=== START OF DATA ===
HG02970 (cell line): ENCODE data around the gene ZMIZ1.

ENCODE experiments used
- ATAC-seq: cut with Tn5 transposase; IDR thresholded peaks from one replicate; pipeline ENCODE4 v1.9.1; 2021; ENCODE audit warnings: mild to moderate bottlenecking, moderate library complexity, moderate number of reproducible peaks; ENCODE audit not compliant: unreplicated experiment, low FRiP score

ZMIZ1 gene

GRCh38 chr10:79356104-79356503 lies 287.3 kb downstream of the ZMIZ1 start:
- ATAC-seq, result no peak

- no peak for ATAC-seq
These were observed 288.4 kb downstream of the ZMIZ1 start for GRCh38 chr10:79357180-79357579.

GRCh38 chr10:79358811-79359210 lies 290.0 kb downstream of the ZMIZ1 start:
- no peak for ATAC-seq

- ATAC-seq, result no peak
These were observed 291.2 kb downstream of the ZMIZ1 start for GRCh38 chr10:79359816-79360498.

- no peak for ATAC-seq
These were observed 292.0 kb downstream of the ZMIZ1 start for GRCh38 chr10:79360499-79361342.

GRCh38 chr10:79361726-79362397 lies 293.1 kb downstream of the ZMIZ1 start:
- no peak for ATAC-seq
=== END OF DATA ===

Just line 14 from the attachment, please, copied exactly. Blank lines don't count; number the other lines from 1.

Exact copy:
These were observed 292.0 kb downstream of the ZMIZ1 start for GRCh38 chr10:79360499-79361342.